Viewfinder Optical, pentaprism, 100% frame coverage; 0.94x magnification factor; eyepoint 19.5mm;
Type B BriteView Clear Matte Mark II fixed focusing screen with LCD preview
Internal Processing Active D-Lighting; HDR; Developing RAW; Vignettes, geometry and chromatic aberrations removal
Display Fixed, 3.2“ TFT-LCD, 4:3 aspect ratio, 1,228,800 pixel resolution
Live View

Yes, 100% coverage;

Image sensor metering

Live View AF

Single-Servo AF (AF-S) and Fulltime-servo AF (AF-F);

Face Priority AF; Normal Area AF; Wide Area AF

Video

Yes, H.264/MPEG-4 AVCHD/H.264;
1920 x 1080p @24/25/30 fps;

1920 x 1080i @50/60 fps;
1280 x 720p @50/60 fps;

Linear PCM stereo audio

Yes, H.264/MPEG-4 AVCHD/H.264;
1920 x 1080p @24/25/30 fps;
1280 x 720p @24/25/30 fps;

640 x 424@25/30 fps;

Linear PCM stereo audio

Remote Control Yes; MC-DC2; double IC port
Wi-Fi

Yes;

(Optional, WR-1 or WR-R10 Wireless Transmitter)

GPS
N/A;
(Optional, GP-1 receiver)
Storage Secure Digital (SD, SDHC, SDXC, UHS-I, EyeFi) Secure Digital (SD, SDHC, SDXC)
Interface Combined USB/AV-out; HDMI Type-C; Stereo 3.5mm microphone input; 3.5mm microphone output; Combined Remote/GPS connector Combined USB/AV-out; HDMI Type-C; 3.5mm microphone input; Combined Remote/GPS connector
Weather and Dust Sealing Yes
Battery Nikon EN-EL15 Li-Ion, 1900mAh Nikon EN-EL14a, 7.4V, 1030mAh
Battery Endurance (CIPA) ~950 ~1050
Grip MB-D15 for one EN-EL15 or 6 AA batteries MB-D11 for one EN-EL15 or 6 AA batteries
Body Body made of magnesium alloy and plastic;
135 x 106 x 76 mm; 765 g
Body made of magnesium alloy and plastic;
135 x 105 x 77 mm; 780 g

Technical characteristics: Nikon D7100 in comparison to the D7000

 

Naturally, on the premiere of any new camera, eyes are mainly focused on the sensor. Which is expected, as sensor is one of the main links in photography and, if we want to deal with the trend in previous couple of years – video formatting. The sensor is new. Made by Toshiba Corporation, of course, designed by Nikon’s experts. We saw it for the first time on a lower class camera, the D5200 model, with the difference that now it is expected to offer more, due to the mere fact that the D7100 is the second Nikon that represses the AA (Anti-Aliasing, i.e. Low Pass) filter from the sensor, and the difference in relation to the solution we first saw on Nikon D800E is that this time the AA filter is completely out of the camera! This is by itself the reason enough to be thrilled, and we can't wait to check the limits of the new camera! The autofocus… we can say that we had expected a similar model to the old one, but as the D5200 recently took over the famous AF with 39 points, it was unknown how Nikon would maintain the difference between the classes, without mutually jeopardizing them. The answer was the new-old solution, the AF system taken over from the D4 model, as completely appropriate to the new circumstances. There are also numerous other changes, so let's skip to the details.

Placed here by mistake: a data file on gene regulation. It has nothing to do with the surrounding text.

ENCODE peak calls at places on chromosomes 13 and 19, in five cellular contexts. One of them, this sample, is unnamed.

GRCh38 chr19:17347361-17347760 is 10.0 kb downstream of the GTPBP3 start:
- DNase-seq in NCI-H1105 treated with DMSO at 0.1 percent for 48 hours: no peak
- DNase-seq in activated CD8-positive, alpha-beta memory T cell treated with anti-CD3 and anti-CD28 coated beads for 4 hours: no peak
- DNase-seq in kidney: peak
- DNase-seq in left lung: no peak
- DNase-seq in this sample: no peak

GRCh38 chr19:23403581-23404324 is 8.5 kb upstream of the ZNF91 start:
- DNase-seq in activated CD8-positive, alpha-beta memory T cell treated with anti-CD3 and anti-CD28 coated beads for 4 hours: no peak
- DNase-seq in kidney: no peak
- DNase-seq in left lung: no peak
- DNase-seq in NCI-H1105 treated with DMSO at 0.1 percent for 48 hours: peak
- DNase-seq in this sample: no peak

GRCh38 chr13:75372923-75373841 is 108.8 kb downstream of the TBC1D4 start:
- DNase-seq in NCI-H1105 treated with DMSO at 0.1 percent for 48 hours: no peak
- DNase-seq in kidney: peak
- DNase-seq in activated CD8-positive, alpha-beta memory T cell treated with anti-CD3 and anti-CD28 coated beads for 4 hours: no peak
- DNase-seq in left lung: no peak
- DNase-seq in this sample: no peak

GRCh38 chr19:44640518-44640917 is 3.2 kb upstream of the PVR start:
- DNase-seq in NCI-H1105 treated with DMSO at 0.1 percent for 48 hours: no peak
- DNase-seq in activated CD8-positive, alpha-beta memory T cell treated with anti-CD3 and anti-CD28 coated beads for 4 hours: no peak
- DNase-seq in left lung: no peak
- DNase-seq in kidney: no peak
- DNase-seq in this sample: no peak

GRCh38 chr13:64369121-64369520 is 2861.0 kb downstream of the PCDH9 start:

PACKAGE

 

The package will be familiar to the connoisseurs, and you can see its content below:

 

Nikon D7100, content of the basic “body only” package

 

Content of the box depends on the package offered, and there are two options with Nikon D7100. The basic set (the one we tested) includes the body and the following elements: bayonet cover; BS-1 Hot-Shoe cover; DK-5 viewfinder cover; EN-EL15 Li-Ion battery with MH-25 charger and an AC/DC cable; AN-DC1 wide strap; USB cable for connecting to PC; the usual accompanying disk with ViewNX application for browsing and basic conversion of RAW shots, and a user manual on a CD.

The other, kit variant, comes in a somewhat bigger box, with a well known AF-S DX Nikkor 18-105mm f/3.5-5.6G ED VR lens.